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"I've never considered myself a Hall of Famer at anything. I honestly see myself as an average guy. I'm good with average. I've lived my life trying to never get too high or too low. But to stand on the stage and tell you I feel average would be a complete lie.

"My feet haven't touched the ground all day."

Simmons, a longtime St. Louis Cardinals catcher, waited 25 years for induction. Miller, a former executive director of the players association, was inducted posthumously. He died in 2012.

The Modern Baseball Era Committee elected Simmons and Miller.

"Even though my path fell on the longer side, I would not change a thing," Simmons said. "However we get here, none of us arrives alone."

Simmons, 72, was an eight-time All-Star. The switch hitter spent 13 of his 21 seasons with the Cardinals. He also played for the Milwaukee Brewers and Atlanta Braves.

He recorded 2,472 hits, 248 home runs and a .285 batting average in 2,456 games.

Miller was the director of the players union from 1966 to 1982. He was the union's first full-time representative and credited for fighting for major increases in minimum salaries, free agency, arbitration and leading players through work stoppages.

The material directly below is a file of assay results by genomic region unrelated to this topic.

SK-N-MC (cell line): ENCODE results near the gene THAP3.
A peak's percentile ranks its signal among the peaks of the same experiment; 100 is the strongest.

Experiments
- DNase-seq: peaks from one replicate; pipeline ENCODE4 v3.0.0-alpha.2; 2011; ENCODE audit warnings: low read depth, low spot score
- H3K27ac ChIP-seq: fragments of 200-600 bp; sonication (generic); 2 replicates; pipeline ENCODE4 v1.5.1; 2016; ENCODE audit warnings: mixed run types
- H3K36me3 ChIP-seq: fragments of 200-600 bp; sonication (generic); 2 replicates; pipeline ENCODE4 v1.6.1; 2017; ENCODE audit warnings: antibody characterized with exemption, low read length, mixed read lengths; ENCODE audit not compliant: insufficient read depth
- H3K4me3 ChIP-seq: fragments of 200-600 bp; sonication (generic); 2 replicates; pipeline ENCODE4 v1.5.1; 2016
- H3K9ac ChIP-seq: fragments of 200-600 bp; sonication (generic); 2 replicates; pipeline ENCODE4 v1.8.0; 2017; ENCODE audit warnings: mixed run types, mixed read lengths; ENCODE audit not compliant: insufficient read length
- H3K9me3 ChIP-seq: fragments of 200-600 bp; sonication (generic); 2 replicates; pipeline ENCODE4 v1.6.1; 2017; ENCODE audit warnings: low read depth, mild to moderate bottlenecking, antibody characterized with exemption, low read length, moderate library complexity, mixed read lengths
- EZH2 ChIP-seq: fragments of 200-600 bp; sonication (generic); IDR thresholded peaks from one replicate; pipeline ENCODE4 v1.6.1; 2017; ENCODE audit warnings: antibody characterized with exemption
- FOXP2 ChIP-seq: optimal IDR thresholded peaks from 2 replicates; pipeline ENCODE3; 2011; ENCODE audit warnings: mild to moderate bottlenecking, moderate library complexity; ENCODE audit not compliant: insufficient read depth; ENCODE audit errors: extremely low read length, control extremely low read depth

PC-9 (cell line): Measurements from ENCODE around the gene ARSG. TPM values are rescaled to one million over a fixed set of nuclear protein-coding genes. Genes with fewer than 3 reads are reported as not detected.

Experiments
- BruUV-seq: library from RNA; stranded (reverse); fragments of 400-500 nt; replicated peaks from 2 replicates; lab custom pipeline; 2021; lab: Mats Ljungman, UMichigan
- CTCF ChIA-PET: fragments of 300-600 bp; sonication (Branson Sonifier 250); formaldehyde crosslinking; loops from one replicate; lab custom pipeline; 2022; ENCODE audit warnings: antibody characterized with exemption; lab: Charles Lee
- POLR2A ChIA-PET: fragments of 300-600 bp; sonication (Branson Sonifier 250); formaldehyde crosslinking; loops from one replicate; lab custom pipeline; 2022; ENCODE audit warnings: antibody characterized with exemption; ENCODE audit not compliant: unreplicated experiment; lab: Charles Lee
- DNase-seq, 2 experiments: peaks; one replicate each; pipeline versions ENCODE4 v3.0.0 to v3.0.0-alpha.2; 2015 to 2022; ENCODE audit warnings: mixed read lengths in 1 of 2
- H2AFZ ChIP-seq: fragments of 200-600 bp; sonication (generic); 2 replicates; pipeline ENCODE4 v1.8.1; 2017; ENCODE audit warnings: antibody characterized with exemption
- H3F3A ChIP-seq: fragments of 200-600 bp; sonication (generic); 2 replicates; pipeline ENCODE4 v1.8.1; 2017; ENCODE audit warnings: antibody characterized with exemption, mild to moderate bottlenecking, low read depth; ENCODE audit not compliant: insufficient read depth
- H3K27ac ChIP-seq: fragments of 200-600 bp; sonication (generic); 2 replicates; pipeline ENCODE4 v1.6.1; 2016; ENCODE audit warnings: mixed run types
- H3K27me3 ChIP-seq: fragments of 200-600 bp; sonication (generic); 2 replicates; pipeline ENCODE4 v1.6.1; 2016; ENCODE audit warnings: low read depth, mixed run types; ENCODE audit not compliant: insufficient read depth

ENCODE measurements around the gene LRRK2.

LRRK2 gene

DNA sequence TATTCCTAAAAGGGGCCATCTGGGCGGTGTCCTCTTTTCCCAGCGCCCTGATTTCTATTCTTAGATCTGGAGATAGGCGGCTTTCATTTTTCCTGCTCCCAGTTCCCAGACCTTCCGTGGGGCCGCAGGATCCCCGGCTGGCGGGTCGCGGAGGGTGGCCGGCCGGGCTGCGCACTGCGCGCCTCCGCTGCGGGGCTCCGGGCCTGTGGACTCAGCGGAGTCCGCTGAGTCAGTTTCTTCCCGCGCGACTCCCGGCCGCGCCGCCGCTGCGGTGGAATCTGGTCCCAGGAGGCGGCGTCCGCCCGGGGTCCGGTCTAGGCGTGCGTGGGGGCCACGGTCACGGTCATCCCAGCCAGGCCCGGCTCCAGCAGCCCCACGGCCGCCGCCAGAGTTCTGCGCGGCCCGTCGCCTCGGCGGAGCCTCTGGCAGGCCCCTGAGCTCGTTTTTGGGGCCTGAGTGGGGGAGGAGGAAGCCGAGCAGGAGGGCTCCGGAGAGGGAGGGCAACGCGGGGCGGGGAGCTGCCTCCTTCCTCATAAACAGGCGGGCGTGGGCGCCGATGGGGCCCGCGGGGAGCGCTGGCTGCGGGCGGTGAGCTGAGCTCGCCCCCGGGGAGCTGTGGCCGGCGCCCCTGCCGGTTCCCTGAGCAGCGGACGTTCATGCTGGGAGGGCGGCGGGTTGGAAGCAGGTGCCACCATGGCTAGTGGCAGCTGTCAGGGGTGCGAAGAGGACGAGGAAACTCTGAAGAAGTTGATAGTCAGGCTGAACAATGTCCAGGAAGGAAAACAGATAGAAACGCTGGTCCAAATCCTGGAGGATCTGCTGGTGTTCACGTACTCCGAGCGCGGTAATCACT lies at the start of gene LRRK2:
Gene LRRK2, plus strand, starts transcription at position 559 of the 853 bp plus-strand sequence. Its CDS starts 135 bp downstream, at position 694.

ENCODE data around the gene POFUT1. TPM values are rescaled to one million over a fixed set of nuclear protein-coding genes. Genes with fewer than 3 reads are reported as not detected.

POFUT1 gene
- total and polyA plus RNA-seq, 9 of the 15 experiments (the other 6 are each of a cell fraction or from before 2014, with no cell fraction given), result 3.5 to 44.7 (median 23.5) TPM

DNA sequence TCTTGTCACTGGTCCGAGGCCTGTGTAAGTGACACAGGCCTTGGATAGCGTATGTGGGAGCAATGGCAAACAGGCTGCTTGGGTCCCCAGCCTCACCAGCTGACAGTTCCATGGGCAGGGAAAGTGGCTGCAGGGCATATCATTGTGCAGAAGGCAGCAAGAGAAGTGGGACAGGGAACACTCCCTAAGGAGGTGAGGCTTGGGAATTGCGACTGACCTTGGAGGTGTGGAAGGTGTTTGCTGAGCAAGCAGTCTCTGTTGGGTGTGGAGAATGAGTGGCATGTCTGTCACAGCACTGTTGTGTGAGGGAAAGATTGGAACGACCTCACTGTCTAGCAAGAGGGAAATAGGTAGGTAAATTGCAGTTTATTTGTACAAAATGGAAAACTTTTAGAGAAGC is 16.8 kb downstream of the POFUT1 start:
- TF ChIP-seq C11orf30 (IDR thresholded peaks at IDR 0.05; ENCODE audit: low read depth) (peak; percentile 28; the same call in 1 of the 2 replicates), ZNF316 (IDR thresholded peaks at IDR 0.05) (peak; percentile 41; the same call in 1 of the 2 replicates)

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Don Fehr, another former director of the players union, spoke on Miller's behalf.

"By the time he retired, his accomplishments were already legendary," Fehr said of Miller. "He was easily the most practical person I ever saw in the context of labor relations.

"He realized that in the end, an agreement takes two parties and it's not some sort of ideological manifesto."

The 2020 class was finalized in January 2020 and scheduled for enshrinement six months later, but the ceremony was postponed to July 2021 due to the coronavirus pandemic. Officials announced a second postponement in June to allow for fans to attend.

The 2021 Hall of Fame class was scheduled for a dual induction, but none of the players on the 2021 ballot reached the 75% threshold needed for enshrinement in Cooperstown. That marked the first time since 1960 that no players were elected by the writers or veterans committee.

The 2022 class is scheduled for enshrinement on July 24, 2022. David Ortiz, Ryan Howard, Prince Fielder, Alex Rodriguez and Jimmy Rollins are among the players who will be eligible for the first time next year. Barry Bonds, Roger Clemens, Curt Schilling and Sammy Sosa enter their final year of eligibility.

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"This is a game that requires sacrifice, dedication discipline of focus," Jeter said. "It's a game of failure. It teaches you teamwork. It teaches you humility."

Scenes from Baseball Hall of Fame inductions

Hall of Famer Derek Jeter speaks after being inducted into Major League Baseball's Hall of Fame in Cooperstown, N.Y., on Wednesday. Photo by Pat Benic/UPI | License Photo